Chile’s mostly temperate climate means the fruits, vegetables, meat and dairy are fairly similar to what you’ll find back home. Expect A LOT of BREAD.
No, it’s the timings that change. Chileans traditionally have a small breakfast of coffee or tea to drink, some toast, cheese or ham on two types of bread, hallulla (a hockey puck) and batido (a baggete) and occasionally something sweet. This sees them through until lunch, which is typically eaten around 2pm and is the main meal of the day. Served at home or at a restaurant as a set lunch, known as a menú, it includes a small starter, a main course and usually a small dessert.
What about dinner? Most Chileans don’t eat a normal-sized dinner. They eat a light, cold snack anytime from mid- to late-evening, called – onces. When you eat your evening snack in Chile, you tomar once or “take the eleven.” There is no formal agreement on why once is called once. Once was initially a mid-morning snack that over time moved later into the day, just like the British term “elevenses,” still in use today. Some even say that once is a literal translation of elevenses, picked up by locals from the elevenses eaten by 19th century English settlers on the Chilean coast.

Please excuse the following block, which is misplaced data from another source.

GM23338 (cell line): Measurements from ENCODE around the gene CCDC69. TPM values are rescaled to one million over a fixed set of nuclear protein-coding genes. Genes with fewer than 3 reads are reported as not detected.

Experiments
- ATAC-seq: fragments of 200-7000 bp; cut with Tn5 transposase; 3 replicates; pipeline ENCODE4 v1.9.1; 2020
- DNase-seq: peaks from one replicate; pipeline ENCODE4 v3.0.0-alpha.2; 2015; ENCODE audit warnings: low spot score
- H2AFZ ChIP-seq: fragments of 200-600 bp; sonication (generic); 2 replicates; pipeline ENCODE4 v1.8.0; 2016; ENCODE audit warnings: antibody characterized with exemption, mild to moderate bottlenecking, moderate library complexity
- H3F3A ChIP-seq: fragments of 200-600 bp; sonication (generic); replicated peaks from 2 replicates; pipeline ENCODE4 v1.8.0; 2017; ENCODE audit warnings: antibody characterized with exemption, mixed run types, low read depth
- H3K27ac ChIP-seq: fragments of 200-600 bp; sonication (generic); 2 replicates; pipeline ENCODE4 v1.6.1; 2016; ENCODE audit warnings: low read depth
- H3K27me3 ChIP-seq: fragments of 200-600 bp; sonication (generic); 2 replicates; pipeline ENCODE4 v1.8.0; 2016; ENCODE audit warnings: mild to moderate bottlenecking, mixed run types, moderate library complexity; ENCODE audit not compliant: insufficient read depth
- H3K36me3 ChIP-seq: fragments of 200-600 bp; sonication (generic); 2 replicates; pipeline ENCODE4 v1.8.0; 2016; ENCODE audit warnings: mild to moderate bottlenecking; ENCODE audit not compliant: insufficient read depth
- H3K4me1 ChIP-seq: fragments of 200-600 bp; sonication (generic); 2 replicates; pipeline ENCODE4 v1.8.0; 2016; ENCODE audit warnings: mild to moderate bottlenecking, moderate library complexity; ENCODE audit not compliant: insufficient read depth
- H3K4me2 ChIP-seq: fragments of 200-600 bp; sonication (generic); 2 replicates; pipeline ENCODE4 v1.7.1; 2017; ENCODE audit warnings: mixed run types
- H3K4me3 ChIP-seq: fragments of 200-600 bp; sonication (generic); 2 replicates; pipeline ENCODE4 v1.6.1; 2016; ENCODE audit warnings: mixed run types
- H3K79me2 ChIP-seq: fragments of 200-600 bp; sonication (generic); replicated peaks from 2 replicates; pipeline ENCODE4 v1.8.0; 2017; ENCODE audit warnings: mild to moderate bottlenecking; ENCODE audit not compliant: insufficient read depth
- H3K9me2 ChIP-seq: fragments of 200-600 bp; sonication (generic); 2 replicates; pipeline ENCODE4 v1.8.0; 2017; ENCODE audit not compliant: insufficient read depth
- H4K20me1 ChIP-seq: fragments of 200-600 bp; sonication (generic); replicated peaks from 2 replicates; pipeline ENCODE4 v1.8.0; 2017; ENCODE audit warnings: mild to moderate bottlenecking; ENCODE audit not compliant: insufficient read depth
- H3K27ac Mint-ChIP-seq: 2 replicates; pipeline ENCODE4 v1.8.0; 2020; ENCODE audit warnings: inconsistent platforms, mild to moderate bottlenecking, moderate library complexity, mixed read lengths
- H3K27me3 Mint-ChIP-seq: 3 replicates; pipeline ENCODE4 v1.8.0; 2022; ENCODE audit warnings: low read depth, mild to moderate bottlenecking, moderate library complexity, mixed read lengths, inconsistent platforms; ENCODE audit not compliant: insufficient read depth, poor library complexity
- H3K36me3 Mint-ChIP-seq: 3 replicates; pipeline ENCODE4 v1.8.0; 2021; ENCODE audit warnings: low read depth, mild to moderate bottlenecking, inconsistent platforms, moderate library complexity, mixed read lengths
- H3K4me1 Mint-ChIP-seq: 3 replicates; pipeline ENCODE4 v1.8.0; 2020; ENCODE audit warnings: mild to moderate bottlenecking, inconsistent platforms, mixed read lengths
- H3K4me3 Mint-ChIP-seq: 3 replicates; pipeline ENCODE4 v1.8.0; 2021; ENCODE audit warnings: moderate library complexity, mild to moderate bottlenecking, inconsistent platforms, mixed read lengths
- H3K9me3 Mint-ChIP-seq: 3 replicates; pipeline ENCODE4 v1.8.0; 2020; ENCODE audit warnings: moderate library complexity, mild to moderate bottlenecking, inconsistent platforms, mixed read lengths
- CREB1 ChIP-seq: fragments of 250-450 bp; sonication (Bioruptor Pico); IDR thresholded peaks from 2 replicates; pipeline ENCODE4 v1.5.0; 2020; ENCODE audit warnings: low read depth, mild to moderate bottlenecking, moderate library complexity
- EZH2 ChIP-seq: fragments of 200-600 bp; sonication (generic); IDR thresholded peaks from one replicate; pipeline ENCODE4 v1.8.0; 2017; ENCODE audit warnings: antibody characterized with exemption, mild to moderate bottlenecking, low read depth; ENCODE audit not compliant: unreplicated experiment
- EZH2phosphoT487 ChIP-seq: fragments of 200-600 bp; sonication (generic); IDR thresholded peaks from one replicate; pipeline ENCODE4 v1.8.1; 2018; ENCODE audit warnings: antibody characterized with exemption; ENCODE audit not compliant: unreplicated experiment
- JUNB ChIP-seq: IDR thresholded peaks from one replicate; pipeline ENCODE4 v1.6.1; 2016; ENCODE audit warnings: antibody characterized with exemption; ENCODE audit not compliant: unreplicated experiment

A more popular local story, however, says that the term was originally a code word used by miners in the north of Chile when they wanted to sneak off for a shot of aguardiente liquor. At the time there were harsh restrictions on drinking alcohol, so men supposedly suggested a break for once, or eleven, because of the eleven letters in aguardiente.
What’s in an once?
When you sit down for your evening once, any time between 5pm and 9pm, you can expect a variety of simple, cold dishes. At the most simple end of the scale is bread: fresh Chilean bread hallulla and/or batido, broken and served with butter, cheese, ham, manjar (Chile’s version of dulce de leche) or mashed avocado. A salad of chopped tomatoes is often served as well, with tea and coffee to drink. For a more elaborate once, cake and pastries are included, such as German-style küchen.
As important as the food, however, is the company. Once, like “afternoon tea” in England and Australia, is a group endeavor, with family members or friends gathering round the table to talk about the day. Hosts push tea or coffee on guests and will anxiously encourage you to eat and drink more, “¿te sirvo más?”
Once you’re accustomed to the change in rhythm, a large lunch plus a light once, is kinda fun. Not to mention the fact that once leaves some space for an asado (barbecue) later on….